5.3 divergences of this kind directly endanger the lives of the people to be rescued, in particular by delaying or preventing rescue measures, and they are likely to dissuade seafarers from rescuing people in distress at sea. Furthermore, they could result in a violation of the principle of non-refoulement in respect of a number of persons, including some in need of international protection;
5.4 although the European Agency for the Management of Operational Cooperation at the External Borders of the Member States of the European Union (Frontex) plays an ever increasing role in interception at sea, there are inadequate guarantees of respect for human rights and obligations arising under international and European Union law, in the context of the joint operations it co-ordinates;
5.5 finally, these sea arrivals place a disproportionate burden on the states located on the southern borders of the European Union. The goal of responsibilities being shared more fairly and greater solidarity in the migration sphere between European states is far from being attained.
6 The situation is rendered more complex by the fact that these migratory flows are of a mixed nature and therefore call for specialised and tailored protection-sensitive responses in keeping with the status of those rescued. To respond to sea arrivals adequately and in line with the relevant international standards, the states must take account of this aspect in their migration management policies and activities.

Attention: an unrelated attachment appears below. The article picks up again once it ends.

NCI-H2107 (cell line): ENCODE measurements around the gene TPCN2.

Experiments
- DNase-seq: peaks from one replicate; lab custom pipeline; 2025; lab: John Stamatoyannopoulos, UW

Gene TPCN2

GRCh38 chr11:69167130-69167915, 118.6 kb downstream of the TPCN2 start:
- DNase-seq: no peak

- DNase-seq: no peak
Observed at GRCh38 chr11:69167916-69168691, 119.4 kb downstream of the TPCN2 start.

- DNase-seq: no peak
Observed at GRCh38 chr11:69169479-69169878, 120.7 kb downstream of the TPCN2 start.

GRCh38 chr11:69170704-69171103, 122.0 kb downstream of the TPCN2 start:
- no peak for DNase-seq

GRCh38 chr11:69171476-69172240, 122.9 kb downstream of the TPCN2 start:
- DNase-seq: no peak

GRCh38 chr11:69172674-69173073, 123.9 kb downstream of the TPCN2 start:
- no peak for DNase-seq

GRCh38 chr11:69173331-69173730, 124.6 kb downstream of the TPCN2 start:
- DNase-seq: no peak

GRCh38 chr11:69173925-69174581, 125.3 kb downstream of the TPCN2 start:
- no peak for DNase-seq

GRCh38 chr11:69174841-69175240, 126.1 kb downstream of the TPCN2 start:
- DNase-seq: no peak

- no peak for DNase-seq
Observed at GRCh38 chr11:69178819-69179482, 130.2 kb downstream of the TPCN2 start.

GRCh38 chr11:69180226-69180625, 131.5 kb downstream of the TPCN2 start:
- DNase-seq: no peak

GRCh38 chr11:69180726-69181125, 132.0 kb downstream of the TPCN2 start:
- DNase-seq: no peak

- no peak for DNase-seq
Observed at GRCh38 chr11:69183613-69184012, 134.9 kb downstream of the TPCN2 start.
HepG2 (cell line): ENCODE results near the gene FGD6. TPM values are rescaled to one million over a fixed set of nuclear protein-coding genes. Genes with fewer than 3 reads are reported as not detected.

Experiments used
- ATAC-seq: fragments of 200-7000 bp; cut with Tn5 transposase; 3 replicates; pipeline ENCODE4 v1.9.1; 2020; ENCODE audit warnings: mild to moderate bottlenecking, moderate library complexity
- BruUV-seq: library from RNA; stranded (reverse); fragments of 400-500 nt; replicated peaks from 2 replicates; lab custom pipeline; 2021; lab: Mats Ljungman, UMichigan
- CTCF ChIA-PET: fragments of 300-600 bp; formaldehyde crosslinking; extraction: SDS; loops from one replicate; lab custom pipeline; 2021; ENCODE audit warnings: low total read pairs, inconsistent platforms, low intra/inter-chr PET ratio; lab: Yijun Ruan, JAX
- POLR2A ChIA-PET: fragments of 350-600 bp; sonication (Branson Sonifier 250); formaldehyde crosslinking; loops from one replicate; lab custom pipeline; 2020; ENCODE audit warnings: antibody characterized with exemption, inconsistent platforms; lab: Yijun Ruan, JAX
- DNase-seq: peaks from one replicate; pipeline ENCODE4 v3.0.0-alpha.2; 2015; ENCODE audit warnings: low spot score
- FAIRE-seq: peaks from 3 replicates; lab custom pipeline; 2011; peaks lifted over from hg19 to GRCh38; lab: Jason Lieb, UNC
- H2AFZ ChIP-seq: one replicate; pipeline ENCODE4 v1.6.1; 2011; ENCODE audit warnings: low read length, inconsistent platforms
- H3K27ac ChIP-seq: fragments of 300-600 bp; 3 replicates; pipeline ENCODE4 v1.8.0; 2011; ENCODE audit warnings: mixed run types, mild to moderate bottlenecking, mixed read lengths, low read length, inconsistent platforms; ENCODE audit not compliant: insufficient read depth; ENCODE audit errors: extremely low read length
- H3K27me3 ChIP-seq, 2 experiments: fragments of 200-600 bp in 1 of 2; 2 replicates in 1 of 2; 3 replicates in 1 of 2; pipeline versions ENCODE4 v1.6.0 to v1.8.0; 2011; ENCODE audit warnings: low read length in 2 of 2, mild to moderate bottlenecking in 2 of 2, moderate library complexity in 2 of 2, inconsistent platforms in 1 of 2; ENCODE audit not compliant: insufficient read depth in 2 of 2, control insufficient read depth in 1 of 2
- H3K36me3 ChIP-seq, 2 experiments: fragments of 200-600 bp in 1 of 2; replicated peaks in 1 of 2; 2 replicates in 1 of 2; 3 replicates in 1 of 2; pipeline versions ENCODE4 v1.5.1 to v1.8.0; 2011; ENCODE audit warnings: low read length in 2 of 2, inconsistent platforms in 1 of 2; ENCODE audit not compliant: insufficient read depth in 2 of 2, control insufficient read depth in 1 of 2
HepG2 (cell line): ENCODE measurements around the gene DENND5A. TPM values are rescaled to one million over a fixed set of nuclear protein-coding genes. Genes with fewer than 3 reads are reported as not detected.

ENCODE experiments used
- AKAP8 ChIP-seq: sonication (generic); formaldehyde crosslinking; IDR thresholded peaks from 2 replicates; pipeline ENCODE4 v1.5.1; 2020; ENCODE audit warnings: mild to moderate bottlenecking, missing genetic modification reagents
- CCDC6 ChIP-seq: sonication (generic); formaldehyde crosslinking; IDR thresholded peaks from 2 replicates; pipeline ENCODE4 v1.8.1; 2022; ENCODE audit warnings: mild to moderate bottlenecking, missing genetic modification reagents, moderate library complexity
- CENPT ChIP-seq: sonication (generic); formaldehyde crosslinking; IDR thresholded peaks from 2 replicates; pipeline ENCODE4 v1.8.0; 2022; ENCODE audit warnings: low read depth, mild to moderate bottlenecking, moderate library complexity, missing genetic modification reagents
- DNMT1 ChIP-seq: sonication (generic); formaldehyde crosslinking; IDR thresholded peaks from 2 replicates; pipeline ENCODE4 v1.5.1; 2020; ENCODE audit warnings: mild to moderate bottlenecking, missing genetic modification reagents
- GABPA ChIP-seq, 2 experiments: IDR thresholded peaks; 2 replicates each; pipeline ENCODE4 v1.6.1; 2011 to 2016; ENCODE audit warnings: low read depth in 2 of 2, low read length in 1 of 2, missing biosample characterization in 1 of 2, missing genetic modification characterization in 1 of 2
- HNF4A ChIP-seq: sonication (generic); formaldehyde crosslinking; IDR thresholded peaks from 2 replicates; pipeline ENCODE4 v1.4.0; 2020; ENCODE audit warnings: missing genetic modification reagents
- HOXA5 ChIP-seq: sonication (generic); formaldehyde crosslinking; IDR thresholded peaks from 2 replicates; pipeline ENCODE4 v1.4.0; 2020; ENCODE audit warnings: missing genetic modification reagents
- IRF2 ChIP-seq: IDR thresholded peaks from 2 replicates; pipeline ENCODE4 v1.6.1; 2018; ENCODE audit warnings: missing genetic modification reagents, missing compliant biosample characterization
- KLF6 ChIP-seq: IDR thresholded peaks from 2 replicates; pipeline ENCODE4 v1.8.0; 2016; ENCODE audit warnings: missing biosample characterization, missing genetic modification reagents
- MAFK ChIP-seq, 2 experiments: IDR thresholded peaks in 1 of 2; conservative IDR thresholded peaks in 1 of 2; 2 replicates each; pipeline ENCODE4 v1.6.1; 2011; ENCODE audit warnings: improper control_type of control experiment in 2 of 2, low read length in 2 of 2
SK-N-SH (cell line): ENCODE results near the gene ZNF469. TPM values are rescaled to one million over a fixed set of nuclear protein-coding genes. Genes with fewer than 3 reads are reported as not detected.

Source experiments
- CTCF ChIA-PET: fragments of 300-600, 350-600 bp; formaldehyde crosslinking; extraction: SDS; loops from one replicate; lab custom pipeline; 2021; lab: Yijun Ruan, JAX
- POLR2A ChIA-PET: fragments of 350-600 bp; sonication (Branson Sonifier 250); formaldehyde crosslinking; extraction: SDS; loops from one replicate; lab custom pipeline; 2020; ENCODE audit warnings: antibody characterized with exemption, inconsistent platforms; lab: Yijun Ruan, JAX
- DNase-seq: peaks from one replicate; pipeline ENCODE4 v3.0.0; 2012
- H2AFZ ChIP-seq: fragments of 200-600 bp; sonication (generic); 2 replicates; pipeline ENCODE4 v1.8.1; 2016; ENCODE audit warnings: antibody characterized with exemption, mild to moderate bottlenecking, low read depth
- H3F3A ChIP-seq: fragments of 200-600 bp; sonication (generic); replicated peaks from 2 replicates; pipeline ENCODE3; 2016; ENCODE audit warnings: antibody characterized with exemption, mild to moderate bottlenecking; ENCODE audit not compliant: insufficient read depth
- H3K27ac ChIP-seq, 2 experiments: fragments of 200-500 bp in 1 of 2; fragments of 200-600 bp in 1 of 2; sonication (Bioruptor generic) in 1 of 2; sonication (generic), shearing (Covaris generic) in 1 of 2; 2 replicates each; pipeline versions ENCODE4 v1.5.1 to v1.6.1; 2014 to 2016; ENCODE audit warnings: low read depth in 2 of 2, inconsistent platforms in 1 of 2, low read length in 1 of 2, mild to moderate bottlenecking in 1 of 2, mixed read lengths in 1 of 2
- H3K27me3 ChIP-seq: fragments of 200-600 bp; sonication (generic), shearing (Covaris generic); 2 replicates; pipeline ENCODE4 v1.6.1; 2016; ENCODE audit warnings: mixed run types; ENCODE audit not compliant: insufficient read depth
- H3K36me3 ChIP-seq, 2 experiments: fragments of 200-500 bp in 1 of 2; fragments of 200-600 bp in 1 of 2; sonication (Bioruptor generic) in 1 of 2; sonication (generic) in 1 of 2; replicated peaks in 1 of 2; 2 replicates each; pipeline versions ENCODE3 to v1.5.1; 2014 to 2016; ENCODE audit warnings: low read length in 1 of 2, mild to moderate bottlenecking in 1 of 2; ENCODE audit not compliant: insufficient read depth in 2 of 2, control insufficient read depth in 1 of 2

7 The Assembly reminds member states of their obligations under international law, including the European Convention on Human Rights (ETS No. 5), the United Nations Convention on the Law of the Sea of 1982 and the 1951 Geneva Convention relating to the Status of Refugees, and particularly reminds them of the principle of non-refoulement and the right to seek asylum. The Assembly also reiterates the obligations of the states parties to the 1974 International Convention for the Safety of Life at Sea and the 1979 International Convention on Maritime Search and Rescue.
8 Finally and above all, the Assembly reminds member states that they have both a moral and legal obligation to save persons in distress at sea without the slightest delay, and unequivocally reiterates the interpretation given by the Office of the United Nations High Commissioner for Refugees (UNHCR), which states that the principle of non-refoulement is equally applicable on the high seas. The high seas are not an area where states are exempt from their legal obligations, including those emerging from international human rights law and international refugee law.
9 Accordingly, the Assembly calls on member states, when conducting maritime border surveillance operations, whether in the context of preventing smuggling and trafficking in human beings or in connection with border management, be it in the exercise of de jure or de facto jurisdiction, to: